WHAT: A Lawrence Technological University team that canoed from Detroit to Pittsburgh by canoe in 2005 is returning to lead the Port of Pittsburgh Commission's Three Rivers 250th Flotilla Cruise. Event organizers wanted a replica canoe with paddlers in historic costumes to lead the flotilla, and the Lawrence Tech team had built a 24-foot-long replica of the type of birch-bark canoe used by fur traders in the 1700s.
WHEN: Saturday, Oct. 4, 9:30-11 a.m. The team and the replica canoe will be a Point State Park for several hours after the flotilla ends.
WHERE: Downtown Pittsburgh at the confluence of the Allegheny, Monongahela and Ohio rivers.
WHO: A group of Lawrence Tech students - now alumni - and professors commemorated another historic event from the French and Indian War by retracing a 500-mile trip by canoe that included a 14-mile portage from Lake Erie to a tributary of the Allegheny River. The Lawrence Tech group followed the route taken by French forces from the fort in Detroit to fight in the 1755 Battle of the Monongahela where the French and their Indian allies defeated forces led by British General Edward Braddock. The Lawrence Tech students utilized engineering software and modern materials to recreate a modern replica of the "canot du nord" that the French used to control the Great Lakes region. (See attachments.) For information, contact faculty advisor Andy Gerhart at (248) 982-6648.
WHY: Pittsburgh is celebrating the 250th anniversary of the arrival in 1758 of British General John Forbes, Col. George Washington and their British and colonial troops, who took possession of French Fort Duquesne at the confluence of the Allegheny, Monongahela and Ohio rivers. They constructed Fort Pitt and started the settlement of Pittsburgh that became known as the "Gateway to the West." To kick off a two-month celebration, the Port of Pittsburgh Commission has organized a flotilla as a symbolic reenactment of the arrival of British and colonial troops that led to the founding of the city.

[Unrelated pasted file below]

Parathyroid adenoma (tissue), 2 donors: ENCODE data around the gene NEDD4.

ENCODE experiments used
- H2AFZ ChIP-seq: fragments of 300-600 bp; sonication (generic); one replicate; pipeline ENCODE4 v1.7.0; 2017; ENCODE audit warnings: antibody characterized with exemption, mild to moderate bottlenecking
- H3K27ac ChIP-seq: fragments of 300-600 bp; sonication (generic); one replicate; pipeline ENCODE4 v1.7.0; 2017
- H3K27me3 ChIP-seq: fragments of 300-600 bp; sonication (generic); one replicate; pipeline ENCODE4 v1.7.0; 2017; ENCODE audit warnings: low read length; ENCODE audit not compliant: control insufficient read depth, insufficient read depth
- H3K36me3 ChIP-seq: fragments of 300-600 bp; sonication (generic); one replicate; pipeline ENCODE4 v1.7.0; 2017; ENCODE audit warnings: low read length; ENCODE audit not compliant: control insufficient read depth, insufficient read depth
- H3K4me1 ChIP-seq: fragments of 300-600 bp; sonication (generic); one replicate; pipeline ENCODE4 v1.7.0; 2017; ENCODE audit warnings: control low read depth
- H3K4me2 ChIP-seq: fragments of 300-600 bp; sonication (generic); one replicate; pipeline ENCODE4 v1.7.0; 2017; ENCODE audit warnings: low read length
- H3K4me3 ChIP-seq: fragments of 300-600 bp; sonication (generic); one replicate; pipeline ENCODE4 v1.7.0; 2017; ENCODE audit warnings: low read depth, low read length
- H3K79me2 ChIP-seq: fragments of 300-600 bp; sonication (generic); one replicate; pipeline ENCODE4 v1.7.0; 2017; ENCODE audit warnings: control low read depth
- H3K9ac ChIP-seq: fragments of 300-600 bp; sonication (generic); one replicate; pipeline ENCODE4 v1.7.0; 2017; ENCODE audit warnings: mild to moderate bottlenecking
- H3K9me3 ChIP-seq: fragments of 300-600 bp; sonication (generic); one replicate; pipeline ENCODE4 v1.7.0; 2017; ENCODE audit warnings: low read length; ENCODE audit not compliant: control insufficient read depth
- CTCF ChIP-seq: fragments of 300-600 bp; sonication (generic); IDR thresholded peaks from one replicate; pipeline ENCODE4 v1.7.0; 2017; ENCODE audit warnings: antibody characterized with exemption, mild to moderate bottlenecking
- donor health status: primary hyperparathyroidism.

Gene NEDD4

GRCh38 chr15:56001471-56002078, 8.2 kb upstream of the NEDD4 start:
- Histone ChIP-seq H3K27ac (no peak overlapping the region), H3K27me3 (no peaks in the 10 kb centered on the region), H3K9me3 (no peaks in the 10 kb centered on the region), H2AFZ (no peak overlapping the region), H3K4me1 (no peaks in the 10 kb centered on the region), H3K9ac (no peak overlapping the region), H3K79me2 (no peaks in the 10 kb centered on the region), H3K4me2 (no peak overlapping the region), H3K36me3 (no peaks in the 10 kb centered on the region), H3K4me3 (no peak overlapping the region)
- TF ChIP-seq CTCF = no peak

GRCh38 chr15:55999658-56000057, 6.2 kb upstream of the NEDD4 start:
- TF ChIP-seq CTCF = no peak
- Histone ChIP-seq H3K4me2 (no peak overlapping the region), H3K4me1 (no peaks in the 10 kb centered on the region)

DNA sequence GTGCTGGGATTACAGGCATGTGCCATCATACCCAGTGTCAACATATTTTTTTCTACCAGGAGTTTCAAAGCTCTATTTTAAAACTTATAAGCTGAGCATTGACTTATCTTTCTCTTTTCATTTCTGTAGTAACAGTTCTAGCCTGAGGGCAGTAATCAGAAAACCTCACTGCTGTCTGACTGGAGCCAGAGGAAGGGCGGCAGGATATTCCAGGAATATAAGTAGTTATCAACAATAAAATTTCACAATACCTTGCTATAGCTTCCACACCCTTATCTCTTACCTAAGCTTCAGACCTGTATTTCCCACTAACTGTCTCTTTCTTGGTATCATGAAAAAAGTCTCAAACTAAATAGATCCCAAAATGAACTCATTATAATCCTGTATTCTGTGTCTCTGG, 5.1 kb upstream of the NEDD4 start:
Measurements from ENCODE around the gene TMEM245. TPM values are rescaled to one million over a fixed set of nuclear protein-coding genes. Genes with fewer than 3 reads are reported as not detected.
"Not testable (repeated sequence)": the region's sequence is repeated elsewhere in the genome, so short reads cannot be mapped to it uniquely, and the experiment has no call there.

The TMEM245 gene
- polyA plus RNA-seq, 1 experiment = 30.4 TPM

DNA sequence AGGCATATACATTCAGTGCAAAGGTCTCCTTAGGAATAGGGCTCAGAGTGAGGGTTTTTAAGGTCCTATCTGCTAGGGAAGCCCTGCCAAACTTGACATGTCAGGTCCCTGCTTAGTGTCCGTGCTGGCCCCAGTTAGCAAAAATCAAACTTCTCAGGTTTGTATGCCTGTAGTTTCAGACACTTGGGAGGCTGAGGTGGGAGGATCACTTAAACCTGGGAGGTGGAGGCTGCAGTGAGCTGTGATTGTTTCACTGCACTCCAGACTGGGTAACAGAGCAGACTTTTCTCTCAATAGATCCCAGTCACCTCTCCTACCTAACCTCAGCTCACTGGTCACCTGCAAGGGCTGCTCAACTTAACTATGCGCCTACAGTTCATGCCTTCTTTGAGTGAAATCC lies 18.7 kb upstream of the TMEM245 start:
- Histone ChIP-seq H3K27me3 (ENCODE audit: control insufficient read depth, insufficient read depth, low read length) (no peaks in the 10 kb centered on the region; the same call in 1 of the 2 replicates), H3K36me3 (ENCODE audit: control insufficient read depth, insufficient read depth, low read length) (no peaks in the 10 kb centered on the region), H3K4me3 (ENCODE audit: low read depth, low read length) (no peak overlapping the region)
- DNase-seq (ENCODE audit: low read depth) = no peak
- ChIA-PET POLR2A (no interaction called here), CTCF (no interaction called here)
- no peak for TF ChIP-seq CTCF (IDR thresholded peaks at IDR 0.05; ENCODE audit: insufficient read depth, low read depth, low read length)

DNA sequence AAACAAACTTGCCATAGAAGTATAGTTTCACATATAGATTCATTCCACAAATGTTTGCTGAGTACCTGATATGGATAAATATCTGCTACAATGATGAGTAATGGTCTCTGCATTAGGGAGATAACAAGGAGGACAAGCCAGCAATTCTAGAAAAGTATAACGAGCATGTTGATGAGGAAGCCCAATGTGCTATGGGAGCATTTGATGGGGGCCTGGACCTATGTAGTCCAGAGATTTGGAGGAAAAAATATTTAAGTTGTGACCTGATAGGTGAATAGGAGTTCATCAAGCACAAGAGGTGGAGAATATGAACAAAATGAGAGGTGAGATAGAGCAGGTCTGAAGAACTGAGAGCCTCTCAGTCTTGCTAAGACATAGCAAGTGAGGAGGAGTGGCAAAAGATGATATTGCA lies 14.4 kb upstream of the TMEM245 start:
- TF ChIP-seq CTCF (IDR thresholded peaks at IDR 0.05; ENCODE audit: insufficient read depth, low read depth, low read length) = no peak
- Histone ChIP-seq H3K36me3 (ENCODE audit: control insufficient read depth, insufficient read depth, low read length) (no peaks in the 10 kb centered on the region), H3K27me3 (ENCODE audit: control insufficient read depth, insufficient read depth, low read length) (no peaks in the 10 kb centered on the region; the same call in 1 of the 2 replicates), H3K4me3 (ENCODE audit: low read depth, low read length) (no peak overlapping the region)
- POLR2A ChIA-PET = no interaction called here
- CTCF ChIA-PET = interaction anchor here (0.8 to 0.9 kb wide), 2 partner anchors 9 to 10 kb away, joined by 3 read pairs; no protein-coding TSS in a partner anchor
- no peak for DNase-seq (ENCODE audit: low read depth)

Lawrence Technological University, www.ltu.edu, offers over 80 undergraduate, master's and doctoral degree programs in Colleges of Architecture and Design, Arts and Sciences, Engineering and Management. Founded in 1932, the 4,500-student, private university pioneered evening classes 75 years ago, and today has a growing number of weekend and online programs. Lawrence Tech's 102-acre campus is in Southfield, with education centers in Lansing, Livonia, Clinton Township, Traverse City and Petoskey. Lawrence Tech also offers programs with partner universities in Canada, Europe, the Middle East and Asia.